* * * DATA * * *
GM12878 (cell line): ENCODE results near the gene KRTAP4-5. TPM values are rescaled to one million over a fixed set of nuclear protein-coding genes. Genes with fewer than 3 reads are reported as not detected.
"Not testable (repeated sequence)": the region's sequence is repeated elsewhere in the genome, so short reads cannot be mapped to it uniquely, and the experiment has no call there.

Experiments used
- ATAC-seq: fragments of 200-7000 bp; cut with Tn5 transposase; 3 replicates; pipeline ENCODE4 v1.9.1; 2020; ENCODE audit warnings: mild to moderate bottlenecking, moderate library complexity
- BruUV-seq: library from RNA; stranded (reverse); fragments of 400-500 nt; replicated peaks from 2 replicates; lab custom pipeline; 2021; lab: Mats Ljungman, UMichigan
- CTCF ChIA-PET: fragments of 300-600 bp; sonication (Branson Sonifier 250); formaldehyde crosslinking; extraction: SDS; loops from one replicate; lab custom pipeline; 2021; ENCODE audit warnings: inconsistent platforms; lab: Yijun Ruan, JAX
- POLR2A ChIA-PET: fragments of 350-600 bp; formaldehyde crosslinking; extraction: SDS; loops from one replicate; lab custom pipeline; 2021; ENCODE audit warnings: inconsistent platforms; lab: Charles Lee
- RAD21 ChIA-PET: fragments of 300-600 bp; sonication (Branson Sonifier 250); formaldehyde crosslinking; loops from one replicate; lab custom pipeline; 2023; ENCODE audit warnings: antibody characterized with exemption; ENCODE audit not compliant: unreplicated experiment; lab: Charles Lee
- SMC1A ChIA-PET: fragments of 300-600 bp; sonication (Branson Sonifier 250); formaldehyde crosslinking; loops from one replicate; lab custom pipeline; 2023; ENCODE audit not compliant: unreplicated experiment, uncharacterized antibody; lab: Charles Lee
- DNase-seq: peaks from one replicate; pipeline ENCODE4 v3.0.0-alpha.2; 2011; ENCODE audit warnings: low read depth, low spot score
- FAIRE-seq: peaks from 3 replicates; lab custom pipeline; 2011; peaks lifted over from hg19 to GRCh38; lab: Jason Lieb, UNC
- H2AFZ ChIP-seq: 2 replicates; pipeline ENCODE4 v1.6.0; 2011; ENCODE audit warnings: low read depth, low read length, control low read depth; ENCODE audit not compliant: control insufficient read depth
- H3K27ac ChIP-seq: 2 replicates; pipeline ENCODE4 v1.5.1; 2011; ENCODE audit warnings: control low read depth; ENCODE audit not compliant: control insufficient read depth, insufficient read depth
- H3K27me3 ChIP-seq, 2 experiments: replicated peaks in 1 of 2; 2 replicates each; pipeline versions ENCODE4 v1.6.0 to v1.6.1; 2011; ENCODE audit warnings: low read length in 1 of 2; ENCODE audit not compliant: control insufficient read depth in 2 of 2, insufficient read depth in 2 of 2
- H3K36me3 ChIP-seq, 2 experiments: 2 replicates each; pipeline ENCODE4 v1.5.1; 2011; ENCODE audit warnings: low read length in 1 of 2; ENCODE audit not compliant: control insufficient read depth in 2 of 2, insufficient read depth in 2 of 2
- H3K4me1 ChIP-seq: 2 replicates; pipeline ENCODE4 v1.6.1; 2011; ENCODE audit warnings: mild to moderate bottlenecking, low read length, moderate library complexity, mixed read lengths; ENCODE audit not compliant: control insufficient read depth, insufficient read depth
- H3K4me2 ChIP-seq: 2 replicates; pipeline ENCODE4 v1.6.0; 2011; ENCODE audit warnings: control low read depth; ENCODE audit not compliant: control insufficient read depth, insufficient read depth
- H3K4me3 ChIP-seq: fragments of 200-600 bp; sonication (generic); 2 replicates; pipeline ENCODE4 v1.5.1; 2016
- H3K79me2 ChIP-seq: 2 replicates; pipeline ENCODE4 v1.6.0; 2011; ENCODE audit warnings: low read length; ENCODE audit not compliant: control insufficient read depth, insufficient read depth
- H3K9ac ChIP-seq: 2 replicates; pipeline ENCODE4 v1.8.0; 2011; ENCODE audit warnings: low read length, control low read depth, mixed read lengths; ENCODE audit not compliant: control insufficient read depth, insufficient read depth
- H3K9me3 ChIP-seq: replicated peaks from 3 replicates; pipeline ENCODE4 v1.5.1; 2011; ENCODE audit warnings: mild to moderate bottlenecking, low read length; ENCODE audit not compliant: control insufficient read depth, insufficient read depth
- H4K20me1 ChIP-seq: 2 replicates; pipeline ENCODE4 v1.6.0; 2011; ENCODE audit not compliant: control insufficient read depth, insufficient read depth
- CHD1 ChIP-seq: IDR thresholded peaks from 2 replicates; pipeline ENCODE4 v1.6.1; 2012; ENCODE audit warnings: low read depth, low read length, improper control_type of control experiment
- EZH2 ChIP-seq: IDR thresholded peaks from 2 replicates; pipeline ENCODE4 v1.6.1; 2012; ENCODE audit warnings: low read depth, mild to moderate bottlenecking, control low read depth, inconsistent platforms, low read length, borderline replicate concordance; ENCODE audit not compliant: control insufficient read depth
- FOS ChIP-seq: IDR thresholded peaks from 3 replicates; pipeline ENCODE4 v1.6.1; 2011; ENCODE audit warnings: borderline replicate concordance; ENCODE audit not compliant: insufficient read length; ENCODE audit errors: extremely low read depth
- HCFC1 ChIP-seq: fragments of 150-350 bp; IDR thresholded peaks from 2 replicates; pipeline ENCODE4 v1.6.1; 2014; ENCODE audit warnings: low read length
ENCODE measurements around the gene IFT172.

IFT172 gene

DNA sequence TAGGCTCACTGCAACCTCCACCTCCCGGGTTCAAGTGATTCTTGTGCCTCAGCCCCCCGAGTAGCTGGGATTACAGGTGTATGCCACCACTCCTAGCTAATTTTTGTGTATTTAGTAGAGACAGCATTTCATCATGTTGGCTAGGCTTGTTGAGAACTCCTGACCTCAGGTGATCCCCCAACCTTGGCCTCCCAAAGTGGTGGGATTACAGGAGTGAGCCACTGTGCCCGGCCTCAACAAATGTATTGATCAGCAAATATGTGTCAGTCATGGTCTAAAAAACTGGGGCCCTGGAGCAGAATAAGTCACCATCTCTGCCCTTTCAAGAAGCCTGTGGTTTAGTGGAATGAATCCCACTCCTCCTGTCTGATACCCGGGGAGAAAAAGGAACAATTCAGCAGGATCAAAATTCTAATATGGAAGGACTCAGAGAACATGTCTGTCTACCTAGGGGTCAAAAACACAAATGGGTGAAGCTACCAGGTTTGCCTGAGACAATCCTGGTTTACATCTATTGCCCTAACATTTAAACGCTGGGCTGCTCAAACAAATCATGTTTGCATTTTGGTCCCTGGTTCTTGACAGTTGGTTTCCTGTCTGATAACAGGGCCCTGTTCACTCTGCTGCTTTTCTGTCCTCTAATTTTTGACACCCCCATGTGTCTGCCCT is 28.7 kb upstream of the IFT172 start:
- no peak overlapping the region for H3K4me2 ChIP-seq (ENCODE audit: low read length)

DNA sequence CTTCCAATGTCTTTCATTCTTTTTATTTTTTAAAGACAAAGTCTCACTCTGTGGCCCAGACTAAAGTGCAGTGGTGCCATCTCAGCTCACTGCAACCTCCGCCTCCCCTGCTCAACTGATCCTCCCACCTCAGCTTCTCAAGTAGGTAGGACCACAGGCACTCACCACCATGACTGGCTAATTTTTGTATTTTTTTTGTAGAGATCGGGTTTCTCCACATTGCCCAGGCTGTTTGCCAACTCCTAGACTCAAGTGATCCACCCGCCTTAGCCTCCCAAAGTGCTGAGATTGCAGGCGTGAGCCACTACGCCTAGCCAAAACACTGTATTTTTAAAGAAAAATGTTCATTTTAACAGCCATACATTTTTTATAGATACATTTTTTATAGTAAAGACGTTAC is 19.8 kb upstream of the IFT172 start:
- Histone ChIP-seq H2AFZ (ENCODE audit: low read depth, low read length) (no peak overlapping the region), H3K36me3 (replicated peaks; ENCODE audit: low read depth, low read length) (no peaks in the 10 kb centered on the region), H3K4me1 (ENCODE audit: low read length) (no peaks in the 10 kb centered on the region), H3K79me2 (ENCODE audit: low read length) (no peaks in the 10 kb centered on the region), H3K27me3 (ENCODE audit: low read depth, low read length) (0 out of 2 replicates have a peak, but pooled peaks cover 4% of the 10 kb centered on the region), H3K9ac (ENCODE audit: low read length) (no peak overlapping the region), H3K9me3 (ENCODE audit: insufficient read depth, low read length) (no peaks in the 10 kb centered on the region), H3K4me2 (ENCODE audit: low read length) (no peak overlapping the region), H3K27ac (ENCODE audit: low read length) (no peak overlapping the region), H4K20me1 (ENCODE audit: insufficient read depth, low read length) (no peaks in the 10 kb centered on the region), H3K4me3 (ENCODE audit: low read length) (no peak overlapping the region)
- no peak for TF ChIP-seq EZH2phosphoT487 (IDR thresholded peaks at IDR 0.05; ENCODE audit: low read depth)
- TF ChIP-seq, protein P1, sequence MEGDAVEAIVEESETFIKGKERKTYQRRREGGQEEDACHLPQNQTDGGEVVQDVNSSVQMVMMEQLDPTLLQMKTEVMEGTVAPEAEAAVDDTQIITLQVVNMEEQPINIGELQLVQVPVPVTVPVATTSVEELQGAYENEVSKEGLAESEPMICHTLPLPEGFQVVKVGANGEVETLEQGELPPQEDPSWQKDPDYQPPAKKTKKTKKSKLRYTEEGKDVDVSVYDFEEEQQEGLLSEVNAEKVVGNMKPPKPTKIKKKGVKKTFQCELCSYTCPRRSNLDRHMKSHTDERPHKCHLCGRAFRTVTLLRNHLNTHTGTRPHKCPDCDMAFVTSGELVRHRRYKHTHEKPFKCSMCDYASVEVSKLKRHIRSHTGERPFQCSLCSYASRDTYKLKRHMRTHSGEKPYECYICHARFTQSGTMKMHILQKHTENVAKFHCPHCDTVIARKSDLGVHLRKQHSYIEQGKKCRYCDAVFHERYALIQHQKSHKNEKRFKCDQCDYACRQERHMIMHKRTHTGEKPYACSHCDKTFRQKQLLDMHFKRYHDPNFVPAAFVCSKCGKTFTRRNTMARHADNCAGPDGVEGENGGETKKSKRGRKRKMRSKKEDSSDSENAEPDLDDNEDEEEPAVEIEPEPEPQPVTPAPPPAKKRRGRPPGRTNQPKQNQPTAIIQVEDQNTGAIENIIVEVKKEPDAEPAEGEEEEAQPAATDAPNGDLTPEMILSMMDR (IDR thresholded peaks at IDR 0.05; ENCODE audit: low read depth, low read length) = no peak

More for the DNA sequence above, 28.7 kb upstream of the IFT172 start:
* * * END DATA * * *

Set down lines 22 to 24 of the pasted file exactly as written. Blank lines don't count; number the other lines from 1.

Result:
- H4K20me1 ChIP-seq: 2 replicates; pipeline ENCODE4 v1.6.0; 2011; ENCODE audit not compliant: control insufficient read depth, insufficient read depth
- CHD1 ChIP-seq: IDR thresholded peaks from 2 replicates; pipeline ENCODE4 v1.6.1; 2012; ENCODE audit warnings: low read depth, low read length, improper control_type of control experiment
- EZH2 ChIP-seq: IDR thresholded peaks from 2 replicates; pipeline ENCODE4 v1.6.1; 2012; ENCODE audit warnings: low read depth, mild to moderate bottlenecking, control low read depth, inconsistent platforms, low read length, borderline replicate concordance; ENCODE audit not compliant: control insufficient read depth